At the beginning of December, my friend Susan flew down from the ice and snow of Ottawa for a Hobbit-centric visit to
First on our list of things to do was a tour of
Our tour through started at The Shire's Rest, which is the carpark, meeting point, restaurant, picnic area, gift shop, ticket office and place where you join the bus that takes you to
On the bus, we were driven through a working farm while a short video by Peter Jackson welcomed us to
I have to say we enjoyed it thoroughly.
Once off the bus, Lola gave us a brief introduction to Hobbiton, which included asking, who had read the books, who had seen the films and who had done neither. A surprising number of people had done neither! 'Shame! Shame!' I chanted. That would probably have got a bigger laugh if I'd said it in Japanese. We were more than a little perplexed why anyone but a fan of The Lord of the Rings would be willing to shell out $83 NZ for a two hour tour.
Lola had lots of information and stories about filming and the set itself. How the Alexander farm became one of the most visited attractions in New Zealand is covered in this article -
Hobbiton From Family Farm to Film Fame.
It is easy to see why this was the location chosen to become Hobbiton with its gently rolling hills and picturesque valleys. I be truthful, much of the New Zealand country side looks like the Shire to us.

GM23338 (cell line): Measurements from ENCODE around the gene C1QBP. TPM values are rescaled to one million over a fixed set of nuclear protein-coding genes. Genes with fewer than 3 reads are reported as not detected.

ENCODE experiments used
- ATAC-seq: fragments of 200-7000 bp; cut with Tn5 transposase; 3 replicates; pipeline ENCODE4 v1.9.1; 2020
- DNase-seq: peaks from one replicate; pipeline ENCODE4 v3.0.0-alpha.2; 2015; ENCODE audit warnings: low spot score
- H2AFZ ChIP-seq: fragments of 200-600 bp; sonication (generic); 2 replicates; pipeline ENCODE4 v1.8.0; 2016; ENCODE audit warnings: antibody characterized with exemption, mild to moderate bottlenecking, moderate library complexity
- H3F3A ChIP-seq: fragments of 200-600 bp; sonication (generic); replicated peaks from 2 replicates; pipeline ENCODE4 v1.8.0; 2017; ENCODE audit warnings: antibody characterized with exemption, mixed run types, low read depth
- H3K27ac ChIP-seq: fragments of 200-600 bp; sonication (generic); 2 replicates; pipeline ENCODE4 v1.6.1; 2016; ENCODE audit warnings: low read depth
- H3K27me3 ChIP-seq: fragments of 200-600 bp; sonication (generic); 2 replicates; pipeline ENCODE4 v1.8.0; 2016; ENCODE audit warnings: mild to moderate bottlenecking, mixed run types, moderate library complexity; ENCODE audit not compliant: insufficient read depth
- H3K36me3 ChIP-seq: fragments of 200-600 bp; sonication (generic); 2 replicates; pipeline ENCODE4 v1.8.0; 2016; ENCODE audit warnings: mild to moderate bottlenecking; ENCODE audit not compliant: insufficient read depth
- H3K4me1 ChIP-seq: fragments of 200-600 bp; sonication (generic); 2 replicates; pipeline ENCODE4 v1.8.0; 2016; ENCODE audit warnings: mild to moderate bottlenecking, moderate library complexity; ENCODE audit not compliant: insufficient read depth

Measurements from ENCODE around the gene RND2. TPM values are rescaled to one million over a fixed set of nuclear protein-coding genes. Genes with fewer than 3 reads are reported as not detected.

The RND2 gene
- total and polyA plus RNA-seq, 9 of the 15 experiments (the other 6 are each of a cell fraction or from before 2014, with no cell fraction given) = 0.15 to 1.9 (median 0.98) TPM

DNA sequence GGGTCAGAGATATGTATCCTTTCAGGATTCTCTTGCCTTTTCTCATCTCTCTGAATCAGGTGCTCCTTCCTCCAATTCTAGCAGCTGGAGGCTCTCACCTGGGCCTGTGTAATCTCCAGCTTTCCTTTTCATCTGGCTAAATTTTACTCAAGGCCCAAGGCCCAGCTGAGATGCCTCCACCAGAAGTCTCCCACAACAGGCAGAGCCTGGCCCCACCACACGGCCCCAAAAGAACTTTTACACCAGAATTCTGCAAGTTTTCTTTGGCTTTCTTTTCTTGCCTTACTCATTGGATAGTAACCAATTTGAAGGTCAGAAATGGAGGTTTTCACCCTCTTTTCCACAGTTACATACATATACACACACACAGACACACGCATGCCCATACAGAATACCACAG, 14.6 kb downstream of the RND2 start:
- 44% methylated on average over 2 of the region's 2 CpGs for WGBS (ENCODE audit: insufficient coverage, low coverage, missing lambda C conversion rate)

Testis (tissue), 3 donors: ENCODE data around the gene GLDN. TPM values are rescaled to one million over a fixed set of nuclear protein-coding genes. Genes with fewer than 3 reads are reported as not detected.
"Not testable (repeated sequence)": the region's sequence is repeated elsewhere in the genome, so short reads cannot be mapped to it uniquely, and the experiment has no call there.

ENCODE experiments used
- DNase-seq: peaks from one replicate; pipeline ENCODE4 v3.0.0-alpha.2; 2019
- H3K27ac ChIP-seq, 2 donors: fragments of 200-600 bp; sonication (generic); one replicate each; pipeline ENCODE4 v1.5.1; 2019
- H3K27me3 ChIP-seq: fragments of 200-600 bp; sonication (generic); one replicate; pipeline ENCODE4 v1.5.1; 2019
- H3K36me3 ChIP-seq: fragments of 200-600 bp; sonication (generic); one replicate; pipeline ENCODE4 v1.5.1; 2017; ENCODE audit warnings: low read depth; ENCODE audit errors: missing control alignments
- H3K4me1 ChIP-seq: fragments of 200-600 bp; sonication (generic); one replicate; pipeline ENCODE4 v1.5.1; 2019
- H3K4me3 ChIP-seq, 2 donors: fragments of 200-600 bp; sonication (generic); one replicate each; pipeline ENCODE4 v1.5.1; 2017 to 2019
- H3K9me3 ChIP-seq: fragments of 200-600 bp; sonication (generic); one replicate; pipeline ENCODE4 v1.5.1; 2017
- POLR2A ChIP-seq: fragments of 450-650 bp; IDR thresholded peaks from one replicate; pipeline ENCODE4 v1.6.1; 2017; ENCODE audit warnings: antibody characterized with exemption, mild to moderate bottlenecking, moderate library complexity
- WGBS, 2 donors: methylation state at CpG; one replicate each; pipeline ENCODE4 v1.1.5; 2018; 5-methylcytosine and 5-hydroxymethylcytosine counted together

The attention to detail was impressive.
Our first view of the Hobbiton; Hobbit hole with yellow door. The Hobbit holes are all facades, so there was no interior with perfectly round hallways or tiny furniture. There were 3 sizes of façade so one could look Man, Dwarf or Hobbit-sized; There were real gardeners tending the vegetable gardens. We were told that plants in the ground were real and any in a container, like the cart in the 3rd pic, were fake. The flowers were wonderful. We visited in December and it wasn't too hot; now in February much of New Zealand is suffering from drought. I don't expect that Hobbiton today is as green and lush as it was then; Human sized tiny hole with red door. If you look carefully you can see 'smoke' drifting out of the chimney pots.
A few locations of special interest - to us anyway.
Bag End, No Admittance except on party business; Sam and Rosie's home where Sam returned to Rosie and daughter Elanor at the end of the Return of the King; the Old Mill and bridge across the Bywater; possibly Bag Shot Row, which was razed to the ground by Saruman in the ROTK, but was not included in the film.
Roses and rug beater; Red door and chimney; looking over the bridge, past the Mill to The Green Dragon Pub.
The Green Dragon fireplace; Artificial pears on a real tree; Sheep and hills; Chopping block.
Gardening and washing line; Bread for sale; Nasturtiums; Window in a hill; Tiny Hobbit hole; The Green Dragon x 2; The rolling hills around Hobbiton.
It really was fun, but what you don't see is are all the other groups of visitors being led through and moved along when they dawdled of stepped off the path. It is a very popular place and if I was to do it again, I would book an early tour and go in the cool of the morning.
All in all, we enjoyed it immensely.